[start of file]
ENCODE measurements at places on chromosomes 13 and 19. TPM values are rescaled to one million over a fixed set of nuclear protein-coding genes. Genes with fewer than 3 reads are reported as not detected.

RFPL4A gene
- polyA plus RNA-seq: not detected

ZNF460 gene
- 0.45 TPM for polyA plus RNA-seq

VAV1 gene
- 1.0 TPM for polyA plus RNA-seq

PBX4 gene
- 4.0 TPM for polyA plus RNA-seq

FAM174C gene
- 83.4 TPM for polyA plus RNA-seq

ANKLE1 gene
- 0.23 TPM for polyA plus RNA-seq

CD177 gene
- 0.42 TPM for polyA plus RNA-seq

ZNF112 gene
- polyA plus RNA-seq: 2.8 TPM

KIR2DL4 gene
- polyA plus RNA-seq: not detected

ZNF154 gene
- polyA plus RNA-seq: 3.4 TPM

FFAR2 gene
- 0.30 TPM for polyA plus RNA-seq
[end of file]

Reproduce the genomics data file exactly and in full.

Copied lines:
ENCODE measurements at places on chromosomes 13 and 19. TPM values are rescaled to one million over a fixed set of nuclear protein-coding genes. Genes with fewer than 3 reads are reported as not detected.

RFPL4A gene
- polyA plus RNA-seq: not detected

ZNF460 gene
- 0.45 TPM for polyA plus RNA-seq

VAV1 gene
- 1.0 TPM for polyA plus RNA-seq

PBX4 gene
- 4.0 TPM for polyA plus RNA-seq

FAM174C gene
- 83.4 TPM for polyA plus RNA-seq

ANKLE1 gene
- 0.23 TPM for polyA plus RNA-seq

CD177 gene
- 0.42 TPM for polyA plus RNA-seq

ZNF112 gene
- polyA plus RNA-seq: 2.8 TPM

KIR2DL4 gene
- polyA plus RNA-seq: not detected

ZNF154 gene
- polyA plus RNA-seq: 3.4 TPM

FFAR2 gene
- 0.30 TPM for polyA plus RNA-seq